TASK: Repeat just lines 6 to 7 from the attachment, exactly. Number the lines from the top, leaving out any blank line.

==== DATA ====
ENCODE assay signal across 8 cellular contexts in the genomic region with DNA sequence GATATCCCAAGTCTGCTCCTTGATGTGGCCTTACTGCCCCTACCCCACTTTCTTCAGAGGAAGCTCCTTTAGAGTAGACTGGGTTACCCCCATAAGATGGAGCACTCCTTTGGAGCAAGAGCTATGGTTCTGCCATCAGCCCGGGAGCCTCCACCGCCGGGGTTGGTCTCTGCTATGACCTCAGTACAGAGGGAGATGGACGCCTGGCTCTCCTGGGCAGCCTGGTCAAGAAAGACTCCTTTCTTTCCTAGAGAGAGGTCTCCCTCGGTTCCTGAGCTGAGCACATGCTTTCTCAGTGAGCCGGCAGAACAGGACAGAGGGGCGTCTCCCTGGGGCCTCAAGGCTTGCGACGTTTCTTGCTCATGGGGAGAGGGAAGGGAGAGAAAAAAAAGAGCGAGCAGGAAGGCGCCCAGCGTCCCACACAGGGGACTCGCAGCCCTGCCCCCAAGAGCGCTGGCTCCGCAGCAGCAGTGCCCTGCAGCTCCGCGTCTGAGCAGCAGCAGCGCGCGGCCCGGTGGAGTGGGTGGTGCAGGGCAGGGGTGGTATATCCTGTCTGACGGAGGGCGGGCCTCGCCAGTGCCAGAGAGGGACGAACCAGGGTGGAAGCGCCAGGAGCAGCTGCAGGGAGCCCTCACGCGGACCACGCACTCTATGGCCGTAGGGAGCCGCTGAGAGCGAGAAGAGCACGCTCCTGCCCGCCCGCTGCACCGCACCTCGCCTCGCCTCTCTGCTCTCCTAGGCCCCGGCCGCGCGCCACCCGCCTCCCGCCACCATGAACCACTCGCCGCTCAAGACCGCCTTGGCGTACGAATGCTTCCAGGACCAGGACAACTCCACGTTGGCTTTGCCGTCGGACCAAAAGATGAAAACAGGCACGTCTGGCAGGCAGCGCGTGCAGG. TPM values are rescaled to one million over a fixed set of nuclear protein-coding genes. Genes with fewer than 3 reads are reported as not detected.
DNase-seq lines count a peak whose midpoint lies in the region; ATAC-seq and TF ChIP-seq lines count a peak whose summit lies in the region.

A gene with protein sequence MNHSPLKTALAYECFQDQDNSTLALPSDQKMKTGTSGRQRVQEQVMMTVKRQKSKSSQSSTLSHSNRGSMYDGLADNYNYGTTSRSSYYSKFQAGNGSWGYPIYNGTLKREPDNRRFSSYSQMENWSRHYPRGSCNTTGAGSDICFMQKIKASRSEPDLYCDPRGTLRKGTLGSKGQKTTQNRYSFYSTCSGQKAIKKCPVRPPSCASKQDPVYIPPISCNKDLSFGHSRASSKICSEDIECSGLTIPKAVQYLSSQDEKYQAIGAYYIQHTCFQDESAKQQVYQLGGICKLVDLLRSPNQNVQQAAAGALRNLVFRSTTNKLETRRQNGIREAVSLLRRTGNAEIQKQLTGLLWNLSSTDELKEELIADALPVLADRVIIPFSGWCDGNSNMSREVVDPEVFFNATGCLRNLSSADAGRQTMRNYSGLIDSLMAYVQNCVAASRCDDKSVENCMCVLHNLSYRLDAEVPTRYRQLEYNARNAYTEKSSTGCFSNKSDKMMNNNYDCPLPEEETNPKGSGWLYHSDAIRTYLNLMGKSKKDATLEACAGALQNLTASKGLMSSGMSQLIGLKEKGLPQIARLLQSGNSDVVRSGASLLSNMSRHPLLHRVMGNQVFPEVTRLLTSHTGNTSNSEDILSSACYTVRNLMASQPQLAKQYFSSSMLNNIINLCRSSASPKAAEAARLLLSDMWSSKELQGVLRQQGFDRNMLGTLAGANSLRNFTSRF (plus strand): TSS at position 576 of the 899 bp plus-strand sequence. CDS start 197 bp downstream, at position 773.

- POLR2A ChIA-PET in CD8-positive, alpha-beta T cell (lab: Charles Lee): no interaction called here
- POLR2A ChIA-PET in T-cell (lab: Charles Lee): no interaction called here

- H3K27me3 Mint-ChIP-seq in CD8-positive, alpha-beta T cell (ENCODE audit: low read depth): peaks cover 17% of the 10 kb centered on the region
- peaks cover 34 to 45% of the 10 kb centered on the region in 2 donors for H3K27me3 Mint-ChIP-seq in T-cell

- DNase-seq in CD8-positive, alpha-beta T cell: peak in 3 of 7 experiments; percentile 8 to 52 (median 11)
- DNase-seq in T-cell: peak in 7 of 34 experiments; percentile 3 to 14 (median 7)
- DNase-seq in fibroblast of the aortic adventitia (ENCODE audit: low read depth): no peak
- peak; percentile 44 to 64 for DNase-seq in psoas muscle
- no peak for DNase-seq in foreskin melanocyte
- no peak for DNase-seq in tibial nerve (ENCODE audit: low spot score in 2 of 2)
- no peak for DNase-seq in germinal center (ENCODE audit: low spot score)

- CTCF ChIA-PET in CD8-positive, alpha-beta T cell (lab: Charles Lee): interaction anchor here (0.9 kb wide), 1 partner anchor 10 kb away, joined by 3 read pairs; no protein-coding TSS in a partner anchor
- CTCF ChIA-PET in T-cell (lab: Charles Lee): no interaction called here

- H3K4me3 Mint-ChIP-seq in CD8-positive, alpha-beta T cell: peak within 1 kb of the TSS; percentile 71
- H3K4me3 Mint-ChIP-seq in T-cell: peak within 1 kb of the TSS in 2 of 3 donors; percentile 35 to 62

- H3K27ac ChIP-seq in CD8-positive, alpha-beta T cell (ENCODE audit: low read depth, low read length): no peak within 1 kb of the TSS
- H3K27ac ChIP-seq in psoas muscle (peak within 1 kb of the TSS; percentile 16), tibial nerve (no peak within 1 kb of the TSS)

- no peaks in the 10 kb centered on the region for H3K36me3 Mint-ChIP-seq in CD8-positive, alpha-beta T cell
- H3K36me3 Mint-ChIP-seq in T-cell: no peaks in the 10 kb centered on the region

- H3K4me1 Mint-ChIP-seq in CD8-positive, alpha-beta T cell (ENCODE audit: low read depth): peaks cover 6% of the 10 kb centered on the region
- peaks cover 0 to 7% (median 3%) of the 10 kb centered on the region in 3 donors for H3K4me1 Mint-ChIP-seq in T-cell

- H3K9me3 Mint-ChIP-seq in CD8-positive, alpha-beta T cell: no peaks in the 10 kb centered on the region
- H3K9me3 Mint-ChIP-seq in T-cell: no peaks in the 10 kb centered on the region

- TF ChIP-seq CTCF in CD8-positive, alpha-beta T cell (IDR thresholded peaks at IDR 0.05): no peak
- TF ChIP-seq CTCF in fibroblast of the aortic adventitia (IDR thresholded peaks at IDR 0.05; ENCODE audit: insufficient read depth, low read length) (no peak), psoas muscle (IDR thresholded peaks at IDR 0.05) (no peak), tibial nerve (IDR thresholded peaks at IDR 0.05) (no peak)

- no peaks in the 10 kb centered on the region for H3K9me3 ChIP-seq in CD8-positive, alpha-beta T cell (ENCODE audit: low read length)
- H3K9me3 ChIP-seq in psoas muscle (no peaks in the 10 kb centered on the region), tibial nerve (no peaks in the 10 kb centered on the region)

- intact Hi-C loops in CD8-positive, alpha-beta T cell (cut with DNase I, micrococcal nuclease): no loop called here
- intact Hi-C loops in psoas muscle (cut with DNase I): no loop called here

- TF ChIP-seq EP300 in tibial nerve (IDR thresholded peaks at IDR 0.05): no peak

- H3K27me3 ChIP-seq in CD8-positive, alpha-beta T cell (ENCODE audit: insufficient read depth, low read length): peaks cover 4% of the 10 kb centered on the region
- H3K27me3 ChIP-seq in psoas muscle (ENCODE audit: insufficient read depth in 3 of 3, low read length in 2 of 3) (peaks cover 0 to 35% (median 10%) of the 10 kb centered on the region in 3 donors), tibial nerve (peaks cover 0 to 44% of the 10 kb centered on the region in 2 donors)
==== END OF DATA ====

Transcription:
- H3K27me3 Mint-ChIP-seq in CD8-positive, alpha-beta T cell (ENCODE audit: low read depth): peaks cover 17% of the 10 kb centered on the region
- peaks cover 34 to 45% of the 10 kb centered on the region in 2 donors for H3K27me3 Mint-ChIP-seq in T-cell